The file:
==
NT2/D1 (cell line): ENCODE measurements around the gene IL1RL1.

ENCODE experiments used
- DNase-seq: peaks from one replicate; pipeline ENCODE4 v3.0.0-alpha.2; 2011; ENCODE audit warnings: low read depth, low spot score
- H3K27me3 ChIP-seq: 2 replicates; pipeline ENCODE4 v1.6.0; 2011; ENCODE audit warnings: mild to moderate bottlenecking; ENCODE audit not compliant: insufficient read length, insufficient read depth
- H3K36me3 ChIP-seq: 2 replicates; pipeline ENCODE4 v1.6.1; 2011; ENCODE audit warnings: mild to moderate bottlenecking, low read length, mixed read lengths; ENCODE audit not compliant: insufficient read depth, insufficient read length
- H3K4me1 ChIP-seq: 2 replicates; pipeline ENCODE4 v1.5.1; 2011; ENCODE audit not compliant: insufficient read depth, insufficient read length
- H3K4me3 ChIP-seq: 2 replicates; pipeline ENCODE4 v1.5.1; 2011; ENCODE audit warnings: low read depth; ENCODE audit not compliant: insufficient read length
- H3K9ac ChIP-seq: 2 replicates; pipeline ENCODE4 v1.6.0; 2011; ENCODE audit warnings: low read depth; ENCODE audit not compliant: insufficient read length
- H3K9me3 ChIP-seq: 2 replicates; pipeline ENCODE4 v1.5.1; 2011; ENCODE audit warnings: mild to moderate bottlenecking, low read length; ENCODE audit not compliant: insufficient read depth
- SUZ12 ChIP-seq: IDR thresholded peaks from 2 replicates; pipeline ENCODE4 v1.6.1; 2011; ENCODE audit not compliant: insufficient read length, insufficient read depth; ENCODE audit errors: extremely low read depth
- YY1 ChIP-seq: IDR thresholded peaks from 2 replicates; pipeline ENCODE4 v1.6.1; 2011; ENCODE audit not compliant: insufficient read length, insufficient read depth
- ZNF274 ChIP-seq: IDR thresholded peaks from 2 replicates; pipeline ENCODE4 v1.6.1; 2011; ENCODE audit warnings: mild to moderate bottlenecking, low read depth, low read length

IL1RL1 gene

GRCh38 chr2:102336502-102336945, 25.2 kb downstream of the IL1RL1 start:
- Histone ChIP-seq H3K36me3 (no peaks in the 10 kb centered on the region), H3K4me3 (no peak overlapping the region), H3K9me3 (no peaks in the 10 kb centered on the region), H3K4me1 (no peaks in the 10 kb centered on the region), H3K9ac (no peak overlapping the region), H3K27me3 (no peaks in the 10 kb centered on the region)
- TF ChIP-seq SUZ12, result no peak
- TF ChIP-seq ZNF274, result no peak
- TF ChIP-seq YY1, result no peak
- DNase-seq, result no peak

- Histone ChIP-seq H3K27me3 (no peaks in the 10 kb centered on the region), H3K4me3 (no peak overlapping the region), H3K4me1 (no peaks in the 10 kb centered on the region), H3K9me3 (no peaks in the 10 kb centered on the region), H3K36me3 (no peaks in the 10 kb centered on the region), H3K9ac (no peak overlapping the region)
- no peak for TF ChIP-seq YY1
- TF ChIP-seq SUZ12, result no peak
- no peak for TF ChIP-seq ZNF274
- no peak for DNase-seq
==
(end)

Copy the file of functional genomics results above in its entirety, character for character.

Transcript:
NT2/D1 (cell line): ENCODE measurements around the gene IL1RL1.

ENCODE experiments used
- DNase-seq: peaks from one replicate; pipeline ENCODE4 v3.0.0-alpha.2; 2011; ENCODE audit warnings: low read depth, low spot score
- H3K27me3 ChIP-seq: 2 replicates; pipeline ENCODE4 v1.6.0; 2011; ENCODE audit warnings: mild to moderate bottlenecking; ENCODE audit not compliant: insufficient read length, insufficient read depth
- H3K36me3 ChIP-seq: 2 replicates; pipeline ENCODE4 v1.6.1; 2011; ENCODE audit warnings: mild to moderate bottlenecking, low read length, mixed read lengths; ENCODE audit not compliant: insufficient read depth, insufficient read length
- H3K4me1 ChIP-seq: 2 replicates; pipeline ENCODE4 v1.5.1; 2011; ENCODE audit not compliant: insufficient read depth, insufficient read length
- H3K4me3 ChIP-seq: 2 replicates; pipeline ENCODE4 v1.5.1; 2011; ENCODE audit warnings: low read depth; ENCODE audit not compliant: insufficient read length
- H3K9ac ChIP-seq: 2 replicates; pipeline ENCODE4 v1.6.0; 2011; ENCODE audit warnings: low read depth; ENCODE audit not compliant: insufficient read length
- H3K9me3 ChIP-seq: 2 replicates; pipeline ENCODE4 v1.5.1; 2011; ENCODE audit warnings: mild to moderate bottlenecking, low read length; ENCODE audit not compliant: insufficient read depth
- SUZ12 ChIP-seq: IDR thresholded peaks from 2 replicates; pipeline ENCODE4 v1.6.1; 2011; ENCODE audit not compliant: insufficient read length, insufficient read depth; ENCODE audit errors: extremely low read depth
- YY1 ChIP-seq: IDR thresholded peaks from 2 replicates; pipeline ENCODE4 v1.6.1; 2011; ENCODE audit not compliant: insufficient read length, insufficient read depth
- ZNF274 ChIP-seq: IDR thresholded peaks from 2 replicates; pipeline ENCODE4 v1.6.1; 2011; ENCODE audit warnings: mild to moderate bottlenecking, low read depth, low read length

IL1RL1 gene

GRCh38 chr2:102336502-102336945, 25.2 kb downstream of the IL1RL1 start:
- Histone ChIP-seq H3K36me3 (no peaks in the 10 kb centered on the region), H3K4me3 (no peak overlapping the region), H3K9me3 (no peaks in the 10 kb centered on the region), H3K4me1 (no peaks in the 10 kb centered on the region), H3K9ac (no peak overlapping the region), H3K27me3 (no peaks in the 10 kb centered on the region)
- TF ChIP-seq SUZ12, result no peak
- TF ChIP-seq ZNF274, result no peak
- TF ChIP-seq YY1, result no peak
- DNase-seq, result no peak

- Histone ChIP-seq H3K27me3 (no peaks in the 10 kb centered on the region), H3K4me3 (no peak overlapping the region), H3K4me1 (no peaks in the 10 kb centered on the region), H3K9me3 (no peaks in the 10 kb centered on the region), H3K36me3 (no peaks in the 10 kb centered on the region), H3K9ac (no peak overlapping the region)
- no peak for TF ChIP-seq YY1
- TF ChIP-seq SUZ12, result no peak
- no peak for TF ChIP-seq ZNF274
- no peak for DNase-seq